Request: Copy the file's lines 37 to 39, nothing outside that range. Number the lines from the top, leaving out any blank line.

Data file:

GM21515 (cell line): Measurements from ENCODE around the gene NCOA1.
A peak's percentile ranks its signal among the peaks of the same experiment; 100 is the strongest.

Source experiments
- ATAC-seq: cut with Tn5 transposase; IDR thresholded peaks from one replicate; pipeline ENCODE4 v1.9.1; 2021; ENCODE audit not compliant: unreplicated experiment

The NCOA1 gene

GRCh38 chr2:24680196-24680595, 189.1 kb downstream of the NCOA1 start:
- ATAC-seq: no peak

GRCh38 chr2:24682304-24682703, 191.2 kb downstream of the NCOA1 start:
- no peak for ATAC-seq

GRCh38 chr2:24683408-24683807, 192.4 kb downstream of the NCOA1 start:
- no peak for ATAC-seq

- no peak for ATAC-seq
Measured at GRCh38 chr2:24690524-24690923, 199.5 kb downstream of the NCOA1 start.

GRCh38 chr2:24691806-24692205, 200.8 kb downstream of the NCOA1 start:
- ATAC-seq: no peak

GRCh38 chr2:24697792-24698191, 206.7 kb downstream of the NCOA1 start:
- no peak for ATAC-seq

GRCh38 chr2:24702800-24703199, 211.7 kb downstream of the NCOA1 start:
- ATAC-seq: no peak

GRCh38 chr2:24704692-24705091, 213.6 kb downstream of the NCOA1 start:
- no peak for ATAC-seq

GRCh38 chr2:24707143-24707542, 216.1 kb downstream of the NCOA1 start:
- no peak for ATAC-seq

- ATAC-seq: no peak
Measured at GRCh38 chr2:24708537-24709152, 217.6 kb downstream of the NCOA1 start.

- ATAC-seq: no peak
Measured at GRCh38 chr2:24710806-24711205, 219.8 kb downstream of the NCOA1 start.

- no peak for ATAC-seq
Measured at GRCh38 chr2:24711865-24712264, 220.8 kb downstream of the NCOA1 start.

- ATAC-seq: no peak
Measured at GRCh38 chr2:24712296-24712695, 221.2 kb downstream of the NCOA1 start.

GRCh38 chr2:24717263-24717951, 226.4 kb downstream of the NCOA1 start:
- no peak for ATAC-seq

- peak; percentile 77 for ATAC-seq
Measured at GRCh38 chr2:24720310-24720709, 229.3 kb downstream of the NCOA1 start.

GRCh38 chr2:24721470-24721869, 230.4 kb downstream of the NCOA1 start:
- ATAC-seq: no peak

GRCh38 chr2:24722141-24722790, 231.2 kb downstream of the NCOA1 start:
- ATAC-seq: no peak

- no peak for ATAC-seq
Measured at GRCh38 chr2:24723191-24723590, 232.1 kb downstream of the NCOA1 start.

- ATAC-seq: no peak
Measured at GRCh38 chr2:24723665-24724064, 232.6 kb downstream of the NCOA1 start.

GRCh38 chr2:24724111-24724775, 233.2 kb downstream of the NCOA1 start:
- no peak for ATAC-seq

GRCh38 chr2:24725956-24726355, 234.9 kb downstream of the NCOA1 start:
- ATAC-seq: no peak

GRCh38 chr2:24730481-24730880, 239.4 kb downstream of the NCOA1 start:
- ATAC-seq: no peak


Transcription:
- ATAC-seq: no peak

GRCh38 chr2:24722141-24722790, 231.2 kb downstream of the NCOA1 start:
- ATAC-seq: no peak